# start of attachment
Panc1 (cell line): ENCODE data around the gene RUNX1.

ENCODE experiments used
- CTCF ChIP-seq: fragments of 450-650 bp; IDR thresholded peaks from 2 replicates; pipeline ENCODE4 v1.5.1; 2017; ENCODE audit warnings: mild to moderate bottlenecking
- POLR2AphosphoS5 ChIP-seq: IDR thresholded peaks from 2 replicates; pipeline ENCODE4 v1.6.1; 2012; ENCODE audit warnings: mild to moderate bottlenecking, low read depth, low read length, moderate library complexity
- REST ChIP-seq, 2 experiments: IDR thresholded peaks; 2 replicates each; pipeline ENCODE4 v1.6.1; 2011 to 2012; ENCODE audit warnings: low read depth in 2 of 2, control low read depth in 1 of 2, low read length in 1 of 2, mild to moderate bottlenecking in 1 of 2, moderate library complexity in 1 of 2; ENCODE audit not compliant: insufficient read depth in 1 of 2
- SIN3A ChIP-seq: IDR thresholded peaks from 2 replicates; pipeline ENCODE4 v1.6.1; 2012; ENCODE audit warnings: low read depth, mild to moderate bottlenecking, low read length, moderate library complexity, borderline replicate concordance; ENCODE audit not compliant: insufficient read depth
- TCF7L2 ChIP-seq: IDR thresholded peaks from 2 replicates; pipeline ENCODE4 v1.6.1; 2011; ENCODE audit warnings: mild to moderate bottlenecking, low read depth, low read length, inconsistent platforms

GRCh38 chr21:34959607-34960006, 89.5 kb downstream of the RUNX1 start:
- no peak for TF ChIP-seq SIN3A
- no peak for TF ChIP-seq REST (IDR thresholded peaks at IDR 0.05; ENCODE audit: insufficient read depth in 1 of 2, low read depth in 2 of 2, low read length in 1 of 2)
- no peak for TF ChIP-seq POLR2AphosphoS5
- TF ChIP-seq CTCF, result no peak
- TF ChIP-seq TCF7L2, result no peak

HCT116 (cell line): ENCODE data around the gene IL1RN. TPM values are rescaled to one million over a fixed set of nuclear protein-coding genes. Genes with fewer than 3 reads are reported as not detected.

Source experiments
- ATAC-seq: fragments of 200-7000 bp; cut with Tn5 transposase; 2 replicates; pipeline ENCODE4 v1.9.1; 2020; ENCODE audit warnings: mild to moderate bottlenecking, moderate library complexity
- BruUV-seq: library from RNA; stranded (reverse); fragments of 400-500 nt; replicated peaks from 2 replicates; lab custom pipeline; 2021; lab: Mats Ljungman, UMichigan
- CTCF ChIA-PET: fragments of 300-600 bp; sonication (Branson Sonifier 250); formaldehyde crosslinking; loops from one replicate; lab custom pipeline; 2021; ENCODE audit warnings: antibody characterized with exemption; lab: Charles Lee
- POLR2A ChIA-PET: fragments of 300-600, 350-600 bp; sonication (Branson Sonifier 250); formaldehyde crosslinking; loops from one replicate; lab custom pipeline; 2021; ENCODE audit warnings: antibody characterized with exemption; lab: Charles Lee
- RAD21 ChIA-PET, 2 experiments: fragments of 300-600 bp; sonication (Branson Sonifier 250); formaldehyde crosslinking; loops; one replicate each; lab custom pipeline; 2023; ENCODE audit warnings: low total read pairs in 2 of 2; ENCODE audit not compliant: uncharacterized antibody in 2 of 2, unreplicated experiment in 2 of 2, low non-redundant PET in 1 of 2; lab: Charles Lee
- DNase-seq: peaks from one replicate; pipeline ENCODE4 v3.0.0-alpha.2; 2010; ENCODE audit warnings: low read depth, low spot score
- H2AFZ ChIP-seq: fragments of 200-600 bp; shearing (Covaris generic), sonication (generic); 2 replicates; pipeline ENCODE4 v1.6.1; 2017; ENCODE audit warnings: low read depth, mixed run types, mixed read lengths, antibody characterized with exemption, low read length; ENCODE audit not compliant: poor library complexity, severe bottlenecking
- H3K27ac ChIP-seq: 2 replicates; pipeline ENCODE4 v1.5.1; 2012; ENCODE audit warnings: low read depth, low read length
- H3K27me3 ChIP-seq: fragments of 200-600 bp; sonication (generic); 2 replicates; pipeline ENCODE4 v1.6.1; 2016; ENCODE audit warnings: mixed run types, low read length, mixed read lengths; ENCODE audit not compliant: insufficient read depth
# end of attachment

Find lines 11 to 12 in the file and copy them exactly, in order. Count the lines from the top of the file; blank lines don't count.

- no peak for TF ChIP-seq POLR2AphosphoS5
- TF ChIP-seq CTCF, result no peak